Aspects of victim participation in the proceedings of the International Criminal Court

Author(s)Baumgartner, Elisabeth
Title Aspects of victim participation in the proceedings of the International Criminal Court
Source International Review of the Red Cross, vol 90, Number 870, June 2008, p409-440.
Date 2008
Document type Journal article
Coverage International
Summary The aim of this article is to analyse the procedural aspects of the International Criminal Court's (ICC) victim participation scheme, its implementation and its possible influence on sentencing and to identify certain difficulties in the interpretation of the relevant provisions. An underlying problem is the broad wording of the provisions on victim participation found in the ICC's constitutive documents. One conflict arises around the stage at which a victim should be allowed to participate and whether this extends as early as the investigative stage. Another challenge has been the definition of victim and the definition of one who has a personal interest. The Statutes or Rules do not give details about the substance and content of victim participation and their impact upon proceedings can depend on the stage of the proceedings. The author discusses the problem of striking a balance between victim interests and other interests of criminal proceedings and how to deal with victims who are of importance as witnesses. The article concludes by suggesting that the ICC needs a more comprehensive, concerted and clearly defined approach towards victim participation. The ICC also needs to consider the limited capacity of the Court to handle a large number of victim applications.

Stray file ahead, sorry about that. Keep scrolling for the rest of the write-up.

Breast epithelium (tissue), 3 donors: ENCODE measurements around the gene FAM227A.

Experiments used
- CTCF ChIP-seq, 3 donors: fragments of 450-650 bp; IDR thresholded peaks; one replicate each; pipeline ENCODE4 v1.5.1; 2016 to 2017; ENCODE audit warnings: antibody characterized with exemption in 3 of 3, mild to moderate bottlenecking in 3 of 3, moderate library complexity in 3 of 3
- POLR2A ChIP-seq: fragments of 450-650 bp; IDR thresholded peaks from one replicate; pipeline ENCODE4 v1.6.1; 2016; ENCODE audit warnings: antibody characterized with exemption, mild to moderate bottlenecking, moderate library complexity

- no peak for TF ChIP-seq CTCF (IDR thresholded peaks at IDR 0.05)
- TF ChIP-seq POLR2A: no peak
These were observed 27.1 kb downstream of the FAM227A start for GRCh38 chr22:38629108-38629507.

Keywords International Criminal Court; victim participation; victims rights; sentencing

Victims rights